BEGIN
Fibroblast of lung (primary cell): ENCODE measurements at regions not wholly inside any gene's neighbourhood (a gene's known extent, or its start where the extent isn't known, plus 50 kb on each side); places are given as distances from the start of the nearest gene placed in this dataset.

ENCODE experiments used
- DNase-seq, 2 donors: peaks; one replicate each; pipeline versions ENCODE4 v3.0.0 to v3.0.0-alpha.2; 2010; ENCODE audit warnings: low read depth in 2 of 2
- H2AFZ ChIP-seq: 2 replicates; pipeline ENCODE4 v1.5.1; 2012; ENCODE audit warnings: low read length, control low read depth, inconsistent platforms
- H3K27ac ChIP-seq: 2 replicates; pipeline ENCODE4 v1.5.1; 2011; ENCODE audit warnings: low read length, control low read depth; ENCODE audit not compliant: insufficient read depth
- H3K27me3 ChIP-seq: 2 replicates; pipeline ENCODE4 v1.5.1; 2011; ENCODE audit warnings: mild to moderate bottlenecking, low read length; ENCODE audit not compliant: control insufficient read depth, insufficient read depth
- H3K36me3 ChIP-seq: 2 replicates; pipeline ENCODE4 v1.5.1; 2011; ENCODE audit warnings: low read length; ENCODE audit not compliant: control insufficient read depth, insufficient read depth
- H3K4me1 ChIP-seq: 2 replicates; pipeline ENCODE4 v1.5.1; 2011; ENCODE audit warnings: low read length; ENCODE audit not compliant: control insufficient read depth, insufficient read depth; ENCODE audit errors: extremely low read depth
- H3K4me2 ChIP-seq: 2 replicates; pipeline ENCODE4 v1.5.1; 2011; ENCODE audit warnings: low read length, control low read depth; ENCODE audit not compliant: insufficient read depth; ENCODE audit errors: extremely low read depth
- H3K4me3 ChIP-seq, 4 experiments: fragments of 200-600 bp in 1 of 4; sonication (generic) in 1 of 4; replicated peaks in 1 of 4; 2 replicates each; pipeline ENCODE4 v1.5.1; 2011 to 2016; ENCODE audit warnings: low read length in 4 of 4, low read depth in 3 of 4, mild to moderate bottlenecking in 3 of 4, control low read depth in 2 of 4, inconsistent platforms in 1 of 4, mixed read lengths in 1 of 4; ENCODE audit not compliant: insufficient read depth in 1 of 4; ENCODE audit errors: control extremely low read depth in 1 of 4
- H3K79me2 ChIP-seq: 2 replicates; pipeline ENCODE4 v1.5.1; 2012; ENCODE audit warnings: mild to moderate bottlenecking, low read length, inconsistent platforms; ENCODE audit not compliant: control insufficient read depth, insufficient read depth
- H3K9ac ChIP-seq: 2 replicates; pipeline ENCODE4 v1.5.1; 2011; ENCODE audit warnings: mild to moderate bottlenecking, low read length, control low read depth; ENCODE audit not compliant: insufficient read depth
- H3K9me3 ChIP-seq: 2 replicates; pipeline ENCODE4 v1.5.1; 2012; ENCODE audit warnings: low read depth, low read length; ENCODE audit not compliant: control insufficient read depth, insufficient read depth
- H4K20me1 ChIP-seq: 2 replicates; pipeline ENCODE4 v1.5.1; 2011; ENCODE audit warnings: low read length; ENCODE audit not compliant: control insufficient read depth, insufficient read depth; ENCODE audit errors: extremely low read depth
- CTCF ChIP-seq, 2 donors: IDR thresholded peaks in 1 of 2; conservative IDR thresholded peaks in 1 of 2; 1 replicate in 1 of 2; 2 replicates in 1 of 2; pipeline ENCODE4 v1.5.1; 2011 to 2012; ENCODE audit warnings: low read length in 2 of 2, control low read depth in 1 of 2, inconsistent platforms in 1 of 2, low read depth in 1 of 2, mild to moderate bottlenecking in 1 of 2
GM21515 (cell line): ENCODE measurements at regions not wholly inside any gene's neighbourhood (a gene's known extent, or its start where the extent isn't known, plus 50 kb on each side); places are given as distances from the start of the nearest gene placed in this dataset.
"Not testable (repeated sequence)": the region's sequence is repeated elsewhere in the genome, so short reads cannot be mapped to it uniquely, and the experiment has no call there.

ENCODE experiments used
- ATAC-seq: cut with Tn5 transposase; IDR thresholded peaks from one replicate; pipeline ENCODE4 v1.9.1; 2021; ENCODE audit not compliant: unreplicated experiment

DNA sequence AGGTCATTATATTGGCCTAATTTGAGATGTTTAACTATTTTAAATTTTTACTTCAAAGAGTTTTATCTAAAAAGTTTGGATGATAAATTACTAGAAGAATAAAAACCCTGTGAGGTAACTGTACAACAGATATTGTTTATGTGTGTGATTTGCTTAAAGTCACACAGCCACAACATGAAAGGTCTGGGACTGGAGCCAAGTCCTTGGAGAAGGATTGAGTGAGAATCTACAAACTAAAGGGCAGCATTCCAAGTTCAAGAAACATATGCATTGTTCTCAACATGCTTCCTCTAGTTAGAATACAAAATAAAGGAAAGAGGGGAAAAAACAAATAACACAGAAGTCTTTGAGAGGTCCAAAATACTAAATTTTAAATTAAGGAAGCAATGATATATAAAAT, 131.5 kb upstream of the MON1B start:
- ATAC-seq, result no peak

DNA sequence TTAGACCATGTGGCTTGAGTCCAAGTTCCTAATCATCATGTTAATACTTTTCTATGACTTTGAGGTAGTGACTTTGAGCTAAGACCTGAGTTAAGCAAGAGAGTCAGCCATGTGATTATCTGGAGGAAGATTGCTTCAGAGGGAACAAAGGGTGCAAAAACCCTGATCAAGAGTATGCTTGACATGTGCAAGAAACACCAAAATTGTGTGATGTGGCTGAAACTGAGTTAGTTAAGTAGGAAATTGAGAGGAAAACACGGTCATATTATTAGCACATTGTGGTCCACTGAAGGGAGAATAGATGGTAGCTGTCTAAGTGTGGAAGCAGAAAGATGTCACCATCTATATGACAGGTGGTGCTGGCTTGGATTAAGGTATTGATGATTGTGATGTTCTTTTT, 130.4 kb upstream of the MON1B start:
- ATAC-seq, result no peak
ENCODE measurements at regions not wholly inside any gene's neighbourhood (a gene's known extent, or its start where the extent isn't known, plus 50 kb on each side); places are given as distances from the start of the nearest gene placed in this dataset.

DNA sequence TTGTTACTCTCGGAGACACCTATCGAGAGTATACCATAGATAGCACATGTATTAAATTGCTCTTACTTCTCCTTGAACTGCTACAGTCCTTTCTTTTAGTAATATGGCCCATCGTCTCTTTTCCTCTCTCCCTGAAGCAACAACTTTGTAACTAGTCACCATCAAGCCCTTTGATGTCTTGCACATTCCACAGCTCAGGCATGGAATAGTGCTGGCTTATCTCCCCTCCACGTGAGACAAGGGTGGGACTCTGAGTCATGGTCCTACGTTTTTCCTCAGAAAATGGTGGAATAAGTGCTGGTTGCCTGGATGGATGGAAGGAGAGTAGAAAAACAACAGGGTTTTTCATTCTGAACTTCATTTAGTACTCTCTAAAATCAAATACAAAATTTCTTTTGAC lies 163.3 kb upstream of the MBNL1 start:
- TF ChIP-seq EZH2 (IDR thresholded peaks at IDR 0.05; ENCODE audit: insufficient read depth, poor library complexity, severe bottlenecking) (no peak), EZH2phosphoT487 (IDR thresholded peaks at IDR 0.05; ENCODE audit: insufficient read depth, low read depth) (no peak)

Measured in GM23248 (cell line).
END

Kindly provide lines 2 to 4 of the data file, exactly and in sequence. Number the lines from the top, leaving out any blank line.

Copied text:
ENCODE experiments used
- DNase-seq, 2 donors: peaks; one replicate each; pipeline versions ENCODE4 v3.0.0 to v3.0.0-alpha.2; 2010; ENCODE audit warnings: low read depth in 2 of 2
- H2AFZ ChIP-seq: 2 replicates; pipeline ENCODE4 v1.5.1; 2012; ENCODE audit warnings: low read length, control low read depth, inconsistent platforms